There is a valuable lesson in this for today’s woodworkers: We need to be careful about where we derive our standards of “good” work and sense of appropriate tolerances. Sometimes this means separating truth from myth. We need to recognize that modern dogma about engineer-like precision and glass-smooth secondary surfaces is an anomaly in the history of craft. As these photographs reveal, tear-out, knots, and coarse plane tracks are normal characteristics of hand work throughout history. It’s not sloppy or slipshod. It’s normal – even for the Shakers who aimed for perfection in all their efforts.
As Brother Arnold explained to us, dealers and curators have developed a mythology around Shaker furniture in order to market these objects at art prices. A painted vernacular chest that would normally sell for $200 might command 10 times that amount if the word “Shaker” could be associated with it.
Woodworkers are not immune to this tendency – we can fall into the trap when we perpetuate this myth of supernal precision in order to charge astronomical prices for our Shaker reproductions. We also need to be careful about how we present the work of those gone on before us, especially if it is the work of another culture, faith, or people. If we desire to understand the richness of a craft tradition, we must look closely at the originals and tell the truth about what we see.
Based on the examination Mike and I have done, it appears that while the Shakers’ design might have been unique amongst their contemporaries, their craftsmanship was not. The countless pre-industrial Shaker pieces we examined exhibit the customary blow-out, tear-out, and unevenness of typical period work. Much of it was competently and conscientiously built, but none of it emanated divinity.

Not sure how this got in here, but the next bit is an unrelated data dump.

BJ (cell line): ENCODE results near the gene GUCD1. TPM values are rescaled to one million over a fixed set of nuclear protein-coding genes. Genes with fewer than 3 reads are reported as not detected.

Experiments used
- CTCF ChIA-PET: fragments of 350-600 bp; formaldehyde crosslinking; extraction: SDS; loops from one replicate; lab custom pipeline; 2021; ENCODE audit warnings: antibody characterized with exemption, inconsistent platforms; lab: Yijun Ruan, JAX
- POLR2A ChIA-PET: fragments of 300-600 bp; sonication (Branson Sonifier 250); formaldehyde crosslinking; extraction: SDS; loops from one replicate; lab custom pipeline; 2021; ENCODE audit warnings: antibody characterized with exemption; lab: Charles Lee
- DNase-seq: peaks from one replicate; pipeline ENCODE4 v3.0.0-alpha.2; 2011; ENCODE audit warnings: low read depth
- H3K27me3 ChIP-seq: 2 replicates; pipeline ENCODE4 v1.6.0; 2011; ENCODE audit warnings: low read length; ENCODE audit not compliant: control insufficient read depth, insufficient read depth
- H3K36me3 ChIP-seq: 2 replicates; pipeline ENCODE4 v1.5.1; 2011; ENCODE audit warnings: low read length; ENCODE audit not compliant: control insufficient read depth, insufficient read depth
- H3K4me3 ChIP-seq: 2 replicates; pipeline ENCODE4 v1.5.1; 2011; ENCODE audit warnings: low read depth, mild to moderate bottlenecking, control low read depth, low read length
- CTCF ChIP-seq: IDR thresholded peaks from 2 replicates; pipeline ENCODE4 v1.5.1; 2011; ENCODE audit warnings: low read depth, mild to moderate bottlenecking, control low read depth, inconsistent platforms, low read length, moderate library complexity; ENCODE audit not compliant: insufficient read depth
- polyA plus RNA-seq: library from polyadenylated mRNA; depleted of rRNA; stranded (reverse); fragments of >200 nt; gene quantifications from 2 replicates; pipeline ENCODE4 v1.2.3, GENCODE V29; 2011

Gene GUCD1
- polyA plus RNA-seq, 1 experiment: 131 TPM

If any dealer, curator, or furniture maker tries to tell you that Shaker faith inspired uniquely precise or smooth work, I encourage you to show them Brother Arnold’s words and the photos in this essay. Or better yet, invite them to see these objects in person. All it takes is a flashlight presented at a low angle and these tool marks stand forth plain as day.
Yesterday’s craftsmen of all traditions developed a crucial blend of facility and pragmatism in the workshop. Mastery of the trade depended on accuracy where it counted and expediency where it didn’t – that is to say, these guys knew what was important and when to quit. Shaker furniture makers, like all other period craftsmen, left overcuts, tear-out, layout lines, and more because they were human beings just like you and me, no matter where they were on the road to perfection.
–Joshua A. Klein and Brother Arnold Hadd, excerpt from “As Part of a Life Lived: A Shaker’s Perspective on His Community’s Craft,” in Issue Seven